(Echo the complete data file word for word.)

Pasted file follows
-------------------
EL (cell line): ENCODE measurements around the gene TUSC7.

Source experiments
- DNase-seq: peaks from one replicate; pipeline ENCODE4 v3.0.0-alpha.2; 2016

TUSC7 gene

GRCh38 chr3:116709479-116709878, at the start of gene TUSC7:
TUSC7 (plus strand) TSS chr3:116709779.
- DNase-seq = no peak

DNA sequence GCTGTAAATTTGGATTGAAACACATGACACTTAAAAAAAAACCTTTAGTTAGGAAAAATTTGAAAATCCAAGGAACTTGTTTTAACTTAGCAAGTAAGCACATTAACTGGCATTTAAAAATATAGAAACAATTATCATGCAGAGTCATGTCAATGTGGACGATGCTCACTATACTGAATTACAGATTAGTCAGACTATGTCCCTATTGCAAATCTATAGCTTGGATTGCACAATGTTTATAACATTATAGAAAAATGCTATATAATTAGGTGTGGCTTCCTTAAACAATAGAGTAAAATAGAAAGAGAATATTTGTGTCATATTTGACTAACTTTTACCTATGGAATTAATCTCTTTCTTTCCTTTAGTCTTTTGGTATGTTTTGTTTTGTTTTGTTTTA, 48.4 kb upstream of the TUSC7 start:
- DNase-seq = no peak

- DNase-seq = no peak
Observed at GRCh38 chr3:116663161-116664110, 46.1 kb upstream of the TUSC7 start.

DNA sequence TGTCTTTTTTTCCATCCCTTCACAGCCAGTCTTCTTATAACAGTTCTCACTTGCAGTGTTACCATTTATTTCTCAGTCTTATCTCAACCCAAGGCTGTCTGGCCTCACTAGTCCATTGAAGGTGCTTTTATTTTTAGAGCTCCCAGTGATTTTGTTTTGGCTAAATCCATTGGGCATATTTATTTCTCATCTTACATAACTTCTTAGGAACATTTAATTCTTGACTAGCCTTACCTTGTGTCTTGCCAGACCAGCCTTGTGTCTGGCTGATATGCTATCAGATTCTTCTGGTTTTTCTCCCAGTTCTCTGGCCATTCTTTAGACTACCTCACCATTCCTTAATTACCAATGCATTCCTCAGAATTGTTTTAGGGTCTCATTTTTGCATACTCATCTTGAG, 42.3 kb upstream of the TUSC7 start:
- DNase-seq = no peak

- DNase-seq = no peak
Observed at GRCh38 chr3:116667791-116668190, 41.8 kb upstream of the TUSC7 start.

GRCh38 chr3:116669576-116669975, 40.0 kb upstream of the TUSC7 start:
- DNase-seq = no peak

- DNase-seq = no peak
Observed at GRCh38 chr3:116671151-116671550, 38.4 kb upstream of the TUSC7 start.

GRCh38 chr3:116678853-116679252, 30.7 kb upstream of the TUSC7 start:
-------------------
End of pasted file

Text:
EL (cell line): ENCODE measurements around the gene TUSC7.

Source experiments
- DNase-seq: peaks from one replicate; pipeline ENCODE4 v3.0.0-alpha.2; 2016

TUSC7 gene

GRCh38 chr3:116709479-116709878, at the start of gene TUSC7:
TUSC7 (plus strand) TSS chr3:116709779.
- DNase-seq = no peak

DNA sequence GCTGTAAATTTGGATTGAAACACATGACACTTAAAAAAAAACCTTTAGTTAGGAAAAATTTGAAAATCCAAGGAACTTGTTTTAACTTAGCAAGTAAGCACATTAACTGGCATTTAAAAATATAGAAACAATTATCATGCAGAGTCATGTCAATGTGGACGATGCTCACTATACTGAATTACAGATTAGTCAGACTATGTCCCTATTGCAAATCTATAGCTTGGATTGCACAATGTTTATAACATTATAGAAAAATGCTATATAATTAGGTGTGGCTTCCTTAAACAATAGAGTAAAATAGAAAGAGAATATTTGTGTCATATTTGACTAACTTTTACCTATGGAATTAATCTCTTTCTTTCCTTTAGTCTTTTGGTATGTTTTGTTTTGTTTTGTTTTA, 48.4 kb upstream of the TUSC7 start:
- DNase-seq = no peak

- DNase-seq = no peak
Observed at GRCh38 chr3:116663161-116664110, 46.1 kb upstream of the TUSC7 start.

DNA sequence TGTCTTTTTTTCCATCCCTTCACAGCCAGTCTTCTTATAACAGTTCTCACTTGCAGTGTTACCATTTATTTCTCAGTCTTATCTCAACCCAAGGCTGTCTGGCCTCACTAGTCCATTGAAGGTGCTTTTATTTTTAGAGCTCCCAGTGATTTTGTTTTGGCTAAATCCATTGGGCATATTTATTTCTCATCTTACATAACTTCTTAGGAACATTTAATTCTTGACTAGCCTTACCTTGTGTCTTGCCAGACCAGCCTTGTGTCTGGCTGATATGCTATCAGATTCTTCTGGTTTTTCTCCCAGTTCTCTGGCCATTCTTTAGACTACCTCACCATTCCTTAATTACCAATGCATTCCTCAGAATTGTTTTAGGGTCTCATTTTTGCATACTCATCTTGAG, 42.3 kb upstream of the TUSC7 start:
- DNase-seq = no peak

- DNase-seq = no peak
Observed at GRCh38 chr3:116667791-116668190, 41.8 kb upstream of the TUSC7 start.

GRCh38 chr3:116669576-116669975, 40.0 kb upstream of the TUSC7 start:
- DNase-seq = no peak

- DNase-seq = no peak
Observed at GRCh38 chr3:116671151-116671550, 38.4 kb upstream of the TUSC7 start.

GRCh38 chr3:116678853-116679252, 30.7 kb upstream of the TUSC7 start: